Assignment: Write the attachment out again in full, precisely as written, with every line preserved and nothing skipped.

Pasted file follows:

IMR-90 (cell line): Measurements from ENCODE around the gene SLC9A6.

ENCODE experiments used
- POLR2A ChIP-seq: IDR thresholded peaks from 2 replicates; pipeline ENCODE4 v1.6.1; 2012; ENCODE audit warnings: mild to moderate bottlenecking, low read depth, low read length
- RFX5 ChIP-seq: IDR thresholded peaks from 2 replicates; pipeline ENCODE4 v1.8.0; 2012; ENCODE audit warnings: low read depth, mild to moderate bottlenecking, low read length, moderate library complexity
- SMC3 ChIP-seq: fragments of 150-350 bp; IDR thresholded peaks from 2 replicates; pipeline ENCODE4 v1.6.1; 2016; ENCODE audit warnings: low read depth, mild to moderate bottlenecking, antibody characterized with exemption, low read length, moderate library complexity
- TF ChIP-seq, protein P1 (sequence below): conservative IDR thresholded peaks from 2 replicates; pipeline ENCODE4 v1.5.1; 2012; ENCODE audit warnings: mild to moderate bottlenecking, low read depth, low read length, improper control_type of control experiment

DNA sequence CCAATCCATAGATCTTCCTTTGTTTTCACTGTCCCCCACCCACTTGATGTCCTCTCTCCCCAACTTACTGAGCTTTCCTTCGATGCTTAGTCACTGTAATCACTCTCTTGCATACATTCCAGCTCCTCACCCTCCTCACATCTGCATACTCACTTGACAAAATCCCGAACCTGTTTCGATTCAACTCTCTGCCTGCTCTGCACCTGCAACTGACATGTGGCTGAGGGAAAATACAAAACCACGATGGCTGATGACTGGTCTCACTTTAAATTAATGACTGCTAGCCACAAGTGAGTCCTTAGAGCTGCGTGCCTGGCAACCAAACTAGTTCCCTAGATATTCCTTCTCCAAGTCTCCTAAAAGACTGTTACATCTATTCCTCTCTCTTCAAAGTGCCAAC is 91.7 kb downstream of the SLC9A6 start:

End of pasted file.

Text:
IMR-90 (cell line): Measurements from ENCODE around the gene SLC9A6.

ENCODE experiments used
- POLR2A ChIP-seq: IDR thresholded peaks from 2 replicates; pipeline ENCODE4 v1.6.1; 2012; ENCODE audit warnings: mild to moderate bottlenecking, low read depth, low read length
- RFX5 ChIP-seq: IDR thresholded peaks from 2 replicates; pipeline ENCODE4 v1.8.0; 2012; ENCODE audit warnings: low read depth, mild to moderate bottlenecking, low read length, moderate library complexity
- SMC3 ChIP-seq: fragments of 150-350 bp; IDR thresholded peaks from 2 replicates; pipeline ENCODE4 v1.6.1; 2016; ENCODE audit warnings: low read depth, mild to moderate bottlenecking, antibody characterized with exemption, low read length, moderate library complexity
- TF ChIP-seq, protein P1 (sequence below): conservative IDR thresholded peaks from 2 replicates; pipeline ENCODE4 v1.5.1; 2012; ENCODE audit warnings: mild to moderate bottlenecking, low read depth, low read length, improper control_type of control experiment

DNA sequence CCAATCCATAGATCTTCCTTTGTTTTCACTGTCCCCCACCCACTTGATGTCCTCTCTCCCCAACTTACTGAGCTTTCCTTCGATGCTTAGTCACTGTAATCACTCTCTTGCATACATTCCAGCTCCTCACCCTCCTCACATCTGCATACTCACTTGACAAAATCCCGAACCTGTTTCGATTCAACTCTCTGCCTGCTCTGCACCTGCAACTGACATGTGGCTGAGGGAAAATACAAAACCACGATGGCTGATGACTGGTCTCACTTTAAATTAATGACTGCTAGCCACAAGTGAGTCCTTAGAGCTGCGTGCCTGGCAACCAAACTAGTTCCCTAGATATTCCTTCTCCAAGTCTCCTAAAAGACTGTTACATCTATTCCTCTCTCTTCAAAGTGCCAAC is 91.7 kb downstream of the SLC9A6 start: